by Ashley Kerns, Florida State University School of Theatre
Gaylen Phillips first hit the boards of a stage growing up in Jacksonville, Florida. “I did my first play when I was ten years old, and I haven’t stopped since,” says Phillips, as she prepared for her role as Jeannette Burmeister in the Florida State University School of Theatre’s performance of The Full Monty.
Phillips’ theatre career brought her to Florida State more than twenty years ago when she received her PhD from the School of Theatre. “I didn’t do any performing when I was getting my doctorate because I didn’t have time. Working on my PhD was the hardest thing I have ever done.” Through the years, however, Phillips has hit the FSU stage periodically to take in the energy of the student-driven environment. “I have performed several times at FSU, including Pippin and The Fifth of July. This is tremendous training for these kids. It is a special program with really high standards, which I think is evident when people from the community support it so much. They know that you’re going to get a good production.”
Phillips’ involvement in the world of the arts extends far beyond her roles on stage. She serves as the Associate Director of Arts Resources and Services for the Division of Cultural Affairs at the Florida Department of State, where she fosters the arts in Florida through grant, information, and education programs. “I never imagined that I’d end up in a government arts job but it is exciting. Over the years I’ve come to see the necessity of government funding for the arts. At the state level one of our main goals is to provide equal access to the arts. From whenever you’re born to whenever you die, we’re all over the place. The arts are involved in so much that we do that we don’t even think about it,” Phillips says with a smile. Her work at the Department of State has helped lead to arts exposure for millions of people through the years, specifically to students in grades k-12. Since opening in 1979, the State Touring Program (Florida Arts on Tour), which Phillips heads, has served over 4 million people.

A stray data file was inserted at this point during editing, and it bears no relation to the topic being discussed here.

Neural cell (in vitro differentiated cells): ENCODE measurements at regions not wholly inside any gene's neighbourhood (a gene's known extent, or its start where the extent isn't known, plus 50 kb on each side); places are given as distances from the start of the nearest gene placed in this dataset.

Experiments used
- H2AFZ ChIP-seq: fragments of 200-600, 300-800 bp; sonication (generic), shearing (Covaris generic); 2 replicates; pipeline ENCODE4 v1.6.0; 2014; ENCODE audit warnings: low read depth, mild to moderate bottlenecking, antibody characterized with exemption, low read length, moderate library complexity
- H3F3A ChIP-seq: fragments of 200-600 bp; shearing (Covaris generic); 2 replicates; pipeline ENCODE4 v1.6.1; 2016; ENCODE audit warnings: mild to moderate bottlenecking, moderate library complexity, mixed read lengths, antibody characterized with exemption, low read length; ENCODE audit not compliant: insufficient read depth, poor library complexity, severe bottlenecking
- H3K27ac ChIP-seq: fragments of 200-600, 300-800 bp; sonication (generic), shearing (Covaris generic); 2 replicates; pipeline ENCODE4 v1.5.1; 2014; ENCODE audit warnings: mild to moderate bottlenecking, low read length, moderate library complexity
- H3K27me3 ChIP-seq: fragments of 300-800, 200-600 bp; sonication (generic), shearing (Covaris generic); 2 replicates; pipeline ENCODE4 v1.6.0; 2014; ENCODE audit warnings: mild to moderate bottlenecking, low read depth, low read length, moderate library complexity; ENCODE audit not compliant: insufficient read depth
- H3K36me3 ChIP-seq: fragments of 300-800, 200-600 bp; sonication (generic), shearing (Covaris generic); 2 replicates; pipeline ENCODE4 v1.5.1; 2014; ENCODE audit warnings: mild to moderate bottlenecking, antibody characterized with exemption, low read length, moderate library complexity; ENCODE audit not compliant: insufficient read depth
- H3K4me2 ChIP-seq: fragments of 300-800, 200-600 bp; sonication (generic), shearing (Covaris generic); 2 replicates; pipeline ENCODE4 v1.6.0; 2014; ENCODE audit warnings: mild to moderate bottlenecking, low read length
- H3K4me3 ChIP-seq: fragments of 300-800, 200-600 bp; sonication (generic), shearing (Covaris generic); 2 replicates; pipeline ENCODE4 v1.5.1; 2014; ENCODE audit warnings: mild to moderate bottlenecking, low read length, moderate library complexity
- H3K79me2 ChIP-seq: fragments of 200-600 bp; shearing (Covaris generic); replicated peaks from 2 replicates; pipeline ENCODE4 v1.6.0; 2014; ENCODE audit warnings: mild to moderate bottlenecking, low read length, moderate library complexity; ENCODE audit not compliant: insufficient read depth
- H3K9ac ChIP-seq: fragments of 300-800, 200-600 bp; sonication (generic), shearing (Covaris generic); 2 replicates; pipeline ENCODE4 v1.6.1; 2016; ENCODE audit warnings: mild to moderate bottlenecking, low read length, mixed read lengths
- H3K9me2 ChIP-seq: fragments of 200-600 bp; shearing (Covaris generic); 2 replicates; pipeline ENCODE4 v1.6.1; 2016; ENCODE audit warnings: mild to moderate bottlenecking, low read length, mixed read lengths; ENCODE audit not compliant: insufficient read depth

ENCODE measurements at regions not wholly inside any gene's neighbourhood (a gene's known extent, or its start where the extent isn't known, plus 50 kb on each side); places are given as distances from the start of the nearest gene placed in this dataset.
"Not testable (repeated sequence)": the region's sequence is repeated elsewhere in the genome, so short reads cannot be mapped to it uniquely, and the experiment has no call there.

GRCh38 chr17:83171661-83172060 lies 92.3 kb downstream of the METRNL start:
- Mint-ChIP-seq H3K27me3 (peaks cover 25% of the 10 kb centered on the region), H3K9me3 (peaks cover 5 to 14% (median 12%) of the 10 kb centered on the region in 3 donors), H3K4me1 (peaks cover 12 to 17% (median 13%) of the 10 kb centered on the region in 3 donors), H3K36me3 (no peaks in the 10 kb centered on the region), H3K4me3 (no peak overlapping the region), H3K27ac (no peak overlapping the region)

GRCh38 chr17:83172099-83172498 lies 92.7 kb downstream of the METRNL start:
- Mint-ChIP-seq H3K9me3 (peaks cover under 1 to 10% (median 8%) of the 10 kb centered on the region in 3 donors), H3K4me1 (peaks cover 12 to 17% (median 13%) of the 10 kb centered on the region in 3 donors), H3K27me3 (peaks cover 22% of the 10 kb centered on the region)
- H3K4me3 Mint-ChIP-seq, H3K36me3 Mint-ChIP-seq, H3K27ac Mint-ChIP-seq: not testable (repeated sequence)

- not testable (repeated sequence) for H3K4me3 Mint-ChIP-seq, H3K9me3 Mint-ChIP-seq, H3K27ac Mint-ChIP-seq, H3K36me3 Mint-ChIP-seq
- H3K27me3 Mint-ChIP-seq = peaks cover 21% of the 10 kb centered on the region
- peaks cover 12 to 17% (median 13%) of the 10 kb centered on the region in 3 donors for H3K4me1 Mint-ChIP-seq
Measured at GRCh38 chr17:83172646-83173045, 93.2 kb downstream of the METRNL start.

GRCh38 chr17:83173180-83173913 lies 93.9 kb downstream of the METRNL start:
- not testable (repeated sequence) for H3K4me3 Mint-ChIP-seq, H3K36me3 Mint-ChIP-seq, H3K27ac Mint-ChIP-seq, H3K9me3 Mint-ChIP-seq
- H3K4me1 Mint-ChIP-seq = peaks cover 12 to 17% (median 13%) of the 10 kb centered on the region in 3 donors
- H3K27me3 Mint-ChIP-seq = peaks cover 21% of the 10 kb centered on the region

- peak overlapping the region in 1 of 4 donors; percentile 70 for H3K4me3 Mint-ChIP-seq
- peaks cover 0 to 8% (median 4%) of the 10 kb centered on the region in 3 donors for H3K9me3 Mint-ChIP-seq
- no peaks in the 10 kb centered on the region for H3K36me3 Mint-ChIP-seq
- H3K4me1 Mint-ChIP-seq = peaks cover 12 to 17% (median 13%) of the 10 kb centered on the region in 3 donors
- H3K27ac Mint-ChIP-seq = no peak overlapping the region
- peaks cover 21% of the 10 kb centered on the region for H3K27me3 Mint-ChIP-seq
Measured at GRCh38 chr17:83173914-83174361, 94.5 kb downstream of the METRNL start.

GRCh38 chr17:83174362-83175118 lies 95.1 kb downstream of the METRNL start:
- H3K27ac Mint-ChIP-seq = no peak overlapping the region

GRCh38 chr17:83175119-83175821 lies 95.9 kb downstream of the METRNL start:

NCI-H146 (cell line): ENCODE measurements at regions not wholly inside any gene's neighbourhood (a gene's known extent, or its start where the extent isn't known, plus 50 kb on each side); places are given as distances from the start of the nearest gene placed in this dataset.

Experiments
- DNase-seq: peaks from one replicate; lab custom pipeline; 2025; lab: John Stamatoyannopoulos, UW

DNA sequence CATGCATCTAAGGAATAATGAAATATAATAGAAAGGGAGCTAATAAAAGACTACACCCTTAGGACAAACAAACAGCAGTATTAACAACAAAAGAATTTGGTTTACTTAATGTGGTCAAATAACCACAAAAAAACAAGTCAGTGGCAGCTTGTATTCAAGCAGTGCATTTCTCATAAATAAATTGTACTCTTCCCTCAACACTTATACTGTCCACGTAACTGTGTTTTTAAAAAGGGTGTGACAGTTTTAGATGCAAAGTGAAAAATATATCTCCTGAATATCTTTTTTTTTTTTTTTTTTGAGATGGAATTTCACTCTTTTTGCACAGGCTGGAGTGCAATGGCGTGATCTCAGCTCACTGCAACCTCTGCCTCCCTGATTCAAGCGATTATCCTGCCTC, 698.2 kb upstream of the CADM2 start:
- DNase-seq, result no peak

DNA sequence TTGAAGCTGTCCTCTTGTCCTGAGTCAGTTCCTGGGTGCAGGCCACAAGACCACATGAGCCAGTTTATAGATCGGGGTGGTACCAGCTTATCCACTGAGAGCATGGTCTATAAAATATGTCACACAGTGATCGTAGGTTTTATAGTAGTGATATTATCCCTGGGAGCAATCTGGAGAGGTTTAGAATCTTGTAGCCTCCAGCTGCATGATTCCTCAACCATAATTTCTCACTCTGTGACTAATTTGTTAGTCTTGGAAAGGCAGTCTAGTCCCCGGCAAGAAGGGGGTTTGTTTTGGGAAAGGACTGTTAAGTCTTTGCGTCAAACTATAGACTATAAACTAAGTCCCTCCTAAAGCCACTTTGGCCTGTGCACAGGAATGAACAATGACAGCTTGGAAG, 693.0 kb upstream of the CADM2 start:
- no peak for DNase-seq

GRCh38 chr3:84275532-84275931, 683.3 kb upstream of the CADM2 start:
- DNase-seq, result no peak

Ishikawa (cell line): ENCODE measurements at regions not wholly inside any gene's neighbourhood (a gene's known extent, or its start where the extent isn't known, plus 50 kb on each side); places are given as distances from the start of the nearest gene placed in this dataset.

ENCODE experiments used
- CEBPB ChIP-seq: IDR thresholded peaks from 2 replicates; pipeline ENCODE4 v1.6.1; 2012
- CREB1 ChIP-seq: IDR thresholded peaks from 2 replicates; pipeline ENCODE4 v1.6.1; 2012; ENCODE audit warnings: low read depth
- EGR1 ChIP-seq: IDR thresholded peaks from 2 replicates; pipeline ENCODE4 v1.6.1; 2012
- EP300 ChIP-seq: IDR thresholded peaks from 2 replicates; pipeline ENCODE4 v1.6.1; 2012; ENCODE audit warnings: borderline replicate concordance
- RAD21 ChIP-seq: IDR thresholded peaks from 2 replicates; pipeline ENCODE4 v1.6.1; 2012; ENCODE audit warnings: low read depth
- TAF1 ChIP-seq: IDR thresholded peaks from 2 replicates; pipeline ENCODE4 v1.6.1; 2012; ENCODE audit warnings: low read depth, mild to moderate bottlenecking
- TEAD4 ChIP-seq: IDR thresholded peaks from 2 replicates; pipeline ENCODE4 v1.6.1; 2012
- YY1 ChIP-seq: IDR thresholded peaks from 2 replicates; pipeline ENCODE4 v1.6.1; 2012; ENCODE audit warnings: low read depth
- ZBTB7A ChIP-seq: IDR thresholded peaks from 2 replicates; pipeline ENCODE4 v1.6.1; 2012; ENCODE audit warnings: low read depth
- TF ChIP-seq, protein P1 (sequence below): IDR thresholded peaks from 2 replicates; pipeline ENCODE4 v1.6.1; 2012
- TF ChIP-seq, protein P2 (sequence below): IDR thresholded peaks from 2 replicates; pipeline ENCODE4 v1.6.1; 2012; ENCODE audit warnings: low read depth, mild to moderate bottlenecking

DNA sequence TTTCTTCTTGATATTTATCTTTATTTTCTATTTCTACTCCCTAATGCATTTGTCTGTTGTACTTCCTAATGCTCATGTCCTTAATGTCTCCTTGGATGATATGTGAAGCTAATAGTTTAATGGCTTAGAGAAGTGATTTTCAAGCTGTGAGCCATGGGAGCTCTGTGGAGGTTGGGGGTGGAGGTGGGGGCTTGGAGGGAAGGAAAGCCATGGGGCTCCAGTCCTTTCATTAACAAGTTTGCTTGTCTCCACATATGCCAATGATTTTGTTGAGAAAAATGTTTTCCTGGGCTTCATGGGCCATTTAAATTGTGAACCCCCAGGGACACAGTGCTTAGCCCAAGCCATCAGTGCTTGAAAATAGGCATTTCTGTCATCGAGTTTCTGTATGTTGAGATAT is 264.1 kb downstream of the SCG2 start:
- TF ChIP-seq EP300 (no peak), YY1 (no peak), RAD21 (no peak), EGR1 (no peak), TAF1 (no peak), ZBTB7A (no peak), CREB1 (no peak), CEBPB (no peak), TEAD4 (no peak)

When asked about the greatest challenge facing the arts today, Phillips cleverly notes that the economy isn’t necessarily the only roadblock, but that people feeling like the arts aren’t accessible to them is something that needs to be addressed. “Of course financing is a big thing but that is so obvious. It is interesting to get people to stop and think about how the arts impact their daily lives. I think if they did that they would not feel excluded. People say to me ‘well I don’t have anything to do with the arts’ and I say to them, “do you sing in your church choir? Do you knit afghans, do you do embroidery? Do you drive a car? Someone had to design that car. There are all sorts of things that impact us. It’s broad, it is everywhere and I think that message is a hard one to convey. It’s not just about going to the theatre, although you really need to and you should, it is about everything.”
That enthusiasm for the presence of art everywhere is what brings Phillips back to FSU to share her joy with students. “These kids are just so wonderful and wild, I love listening to them. When I have the opportunity to come back to FSU and perform, it is just a dream. Everybody knows and does what they are supposed to do. It is the closest to a professional theatre and it is an amazing opportunity for these kids. Everybody is held to a high standard – these kids know it and it is a marvelous training ground for them. I wish them all luck.” Phillips says that part of what FSU (and all arts exposure) provides is the opportunity to become part of the larger world, “We cannot create kids that are so narrowly educated that then they become narrowly engaged in society as they grow up. You need to be a whole person; you need to be happy and healthy, you need to be able to contribute to society.” Nobody lives that philosophy as enthusiastically as Phillips. If all the world’s a stage then the many parts that she plays come together seamlessly, shining a very bright spotlight on all that the arts can do.
Gaylen Phillip’s concern about narrowly engaged citizens is spot on. If times get worse, we’ll need the arts even more. Especially the healing power of music and the power of theater to deliver ideas. It’s easy to forgot how much this stuff is worth. Louis Kahn channeled my own feelings when he said “nobody needed Beethoven’s fifth symphony until he created it. Now we can’t live without it.” If times get better, we’ll still need the arts – as the brash and explosive Harlan Ellison put it in another context – “to be humbled and to be renewed”.